Extremely low mortgage rates and rising apartment rents in many cities have led some people to dive into homeownership more quickly than they’d originally planned. However, others are choosing to wait until the housing market recovers, in spite of the incentives to buy. The truth is, there’s no one right answer when it comes to determining whether to rent or buy a house.
There are a number of considerations you must make when making this decision. Renting and buying both present a number of pros and cons, and your own financial situation may be the biggest factor of all.
Pros & Cons of Renting
No Maintenance Is Required. If the garbage disposal breaks or you need a plumber, getting maintenance is as easy as calling the superintendent.
It’s Easier to Move. If you are not settled into your career or could have an opportunity to relocate in the near future, it is much easier to switch to a month-to-month lease or sublet than it is to sell your home.
You Can Avoid Owning a Depreciating Asset. While home prices have stabilized and are rising in most housing markets, there’s no guarantee that your home will increase in value over time.
You Don’t Build Equity. When you rent, your housing payment provides you with a place to live, but will not provide you with an asset to sell when you are ready to move.
You Don’t Receive Tax Benefits. Homeowners can deduct their mortgage interest payments and their property taxes from their federal income tax, which reduces the final cost of homeownership. Renters cannot deduct any of their housing expenses.
You Can’t Paint or Remodel without the Owner’s Approval. While some landlords are kind enough to let you paint your apartment, you’ll have to get their permission and consult on the color.
Pros & Cons of Buying a Home
You Can Build Equity. Historically, homes rise in value anywhere from 4% to 6% per year. Even if your home doesn’t increase in value, though, you’ll be building equity as you pay down your mortgage as long as your home maintains its value.
You Can Take Advantage of Tax Breaks for Homeowners. Homeowners can deduct their mortgage interest payments and property taxes when they itemize their federal income taxes.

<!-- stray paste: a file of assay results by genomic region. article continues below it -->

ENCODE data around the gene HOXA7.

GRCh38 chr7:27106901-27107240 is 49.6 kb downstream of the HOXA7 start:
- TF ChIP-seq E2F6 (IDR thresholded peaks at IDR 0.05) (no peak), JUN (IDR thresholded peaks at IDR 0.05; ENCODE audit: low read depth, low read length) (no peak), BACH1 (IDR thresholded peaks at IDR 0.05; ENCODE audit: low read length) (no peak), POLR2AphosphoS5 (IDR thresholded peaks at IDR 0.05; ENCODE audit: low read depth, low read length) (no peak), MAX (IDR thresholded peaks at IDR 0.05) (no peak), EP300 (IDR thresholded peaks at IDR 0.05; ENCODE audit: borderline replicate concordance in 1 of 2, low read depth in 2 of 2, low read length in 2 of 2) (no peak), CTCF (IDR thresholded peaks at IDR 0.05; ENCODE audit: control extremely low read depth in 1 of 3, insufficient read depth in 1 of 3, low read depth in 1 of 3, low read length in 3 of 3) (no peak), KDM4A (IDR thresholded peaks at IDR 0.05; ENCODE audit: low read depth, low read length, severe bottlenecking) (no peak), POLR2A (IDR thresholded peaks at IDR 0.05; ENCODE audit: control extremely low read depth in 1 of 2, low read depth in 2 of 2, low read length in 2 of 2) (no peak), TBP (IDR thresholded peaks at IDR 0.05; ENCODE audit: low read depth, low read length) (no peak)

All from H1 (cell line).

Your Housing Payments Will Stay Stable. If you choose a fixed-rate mortgage, your principal and interest payments remain the same for the duration of the loan. However, your homeowners’ insurance and property taxes can change.
You Have to Pay for Your Own Maintenance. As a homeowner, you must spend time and money keeping your home in good repair. You need to set aside funds for unexpected expenses, such as appliances that break, a service contract on your furnace, or the need to replace your windows.
Your Home Is an Illiquid Asset. If you would need to sell because of a job relocation or change in your circumstances, you may not be able to sell your home as quickly as you would like or for as much money as you want.
You Must Pay Property Taxes. Property taxes can go up, making your home less affordable.
Buying a home is a major decision that shouldn’t be taken lightly, but when faced with rising rent and low mortgage interest rates that make purchasing more affordable; you should take the time to consider the pros and cons of both renting and buying. Long-term homeowners, even those whose homes lost value during the recession, can build wealth that can be used to fund their retirement or pay for college. As long as you can comfortably afford your housing payments and are emotionally prepared to commit to homeownership, buying a home can be a smart financial move.
Do you own your own home, or do you rent? Tell us what was the biggest factor in your decision?
Author:Kimberly Tapscott Phone: 203-252-8327 Dated: May 22nd 2015 Views: 108 About Kimberly: ...
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